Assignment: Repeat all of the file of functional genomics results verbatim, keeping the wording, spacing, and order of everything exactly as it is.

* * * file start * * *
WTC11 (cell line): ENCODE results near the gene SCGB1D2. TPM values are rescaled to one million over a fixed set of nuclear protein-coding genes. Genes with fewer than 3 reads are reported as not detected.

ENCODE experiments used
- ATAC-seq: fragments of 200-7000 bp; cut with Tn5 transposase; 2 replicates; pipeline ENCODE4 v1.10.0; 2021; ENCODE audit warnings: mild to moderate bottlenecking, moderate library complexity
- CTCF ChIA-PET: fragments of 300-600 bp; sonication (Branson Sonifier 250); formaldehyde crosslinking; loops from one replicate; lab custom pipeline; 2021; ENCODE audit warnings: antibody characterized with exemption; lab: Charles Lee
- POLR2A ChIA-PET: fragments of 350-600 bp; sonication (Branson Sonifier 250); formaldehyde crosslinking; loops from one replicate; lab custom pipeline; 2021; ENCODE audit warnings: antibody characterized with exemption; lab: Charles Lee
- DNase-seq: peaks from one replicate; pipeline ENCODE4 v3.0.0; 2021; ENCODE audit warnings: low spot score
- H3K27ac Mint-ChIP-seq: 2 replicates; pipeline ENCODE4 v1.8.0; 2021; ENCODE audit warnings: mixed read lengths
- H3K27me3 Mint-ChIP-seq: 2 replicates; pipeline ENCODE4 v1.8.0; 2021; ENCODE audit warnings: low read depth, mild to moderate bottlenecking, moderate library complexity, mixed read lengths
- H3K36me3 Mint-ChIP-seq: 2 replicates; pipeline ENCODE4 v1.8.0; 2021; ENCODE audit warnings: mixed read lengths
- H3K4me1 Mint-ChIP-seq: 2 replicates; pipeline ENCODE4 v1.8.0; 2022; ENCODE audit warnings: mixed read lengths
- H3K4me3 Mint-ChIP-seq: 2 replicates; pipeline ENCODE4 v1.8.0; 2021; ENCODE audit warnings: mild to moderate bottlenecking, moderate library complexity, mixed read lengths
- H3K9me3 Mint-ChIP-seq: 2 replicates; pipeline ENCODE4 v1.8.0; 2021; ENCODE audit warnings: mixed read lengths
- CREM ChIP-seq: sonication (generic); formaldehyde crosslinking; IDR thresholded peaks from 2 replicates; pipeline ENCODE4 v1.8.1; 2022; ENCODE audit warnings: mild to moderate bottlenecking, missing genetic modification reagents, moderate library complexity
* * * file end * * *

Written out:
WTC11 (cell line): ENCODE results near the gene SCGB1D2. TPM values are rescaled to one million over a fixed set of nuclear protein-coding genes. Genes with fewer than 3 reads are reported as not detected.

ENCODE experiments used
- ATAC-seq: fragments of 200-7000 bp; cut with Tn5 transposase; 2 replicates; pipeline ENCODE4 v1.10.0; 2021; ENCODE audit warnings: mild to moderate bottlenecking, moderate library complexity
- CTCF ChIA-PET: fragments of 300-600 bp; sonication (Branson Sonifier 250); formaldehyde crosslinking; loops from one replicate; lab custom pipeline; 2021; ENCODE audit warnings: antibody characterized with exemption; lab: Charles Lee
- POLR2A ChIA-PET: fragments of 350-600 bp; sonication (Branson Sonifier 250); formaldehyde crosslinking; loops from one replicate; lab custom pipeline; 2021; ENCODE audit warnings: antibody characterized with exemption; lab: Charles Lee
- DNase-seq: peaks from one replicate; pipeline ENCODE4 v3.0.0; 2021; ENCODE audit warnings: low spot score
- H3K27ac Mint-ChIP-seq: 2 replicates; pipeline ENCODE4 v1.8.0; 2021; ENCODE audit warnings: mixed read lengths
- H3K27me3 Mint-ChIP-seq: 2 replicates; pipeline ENCODE4 v1.8.0; 2021; ENCODE audit warnings: low read depth, mild to moderate bottlenecking, moderate library complexity, mixed read lengths
- H3K36me3 Mint-ChIP-seq: 2 replicates; pipeline ENCODE4 v1.8.0; 2021; ENCODE audit warnings: mixed read lengths
- H3K4me1 Mint-ChIP-seq: 2 replicates; pipeline ENCODE4 v1.8.0; 2022; ENCODE audit warnings: mixed read lengths
- H3K4me3 Mint-ChIP-seq: 2 replicates; pipeline ENCODE4 v1.8.0; 2021; ENCODE audit warnings: mild to moderate bottlenecking, moderate library complexity, mixed read lengths
- H3K9me3 Mint-ChIP-seq: 2 replicates; pipeline ENCODE4 v1.8.0; 2021; ENCODE audit warnings: mixed read lengths
- CREM ChIP-seq: sonication (generic); formaldehyde crosslinking; IDR thresholded peaks from 2 replicates; pipeline ENCODE4 v1.8.1; 2022; ENCODE audit warnings: mild to moderate bottlenecking, missing genetic modification reagents, moderate library complexity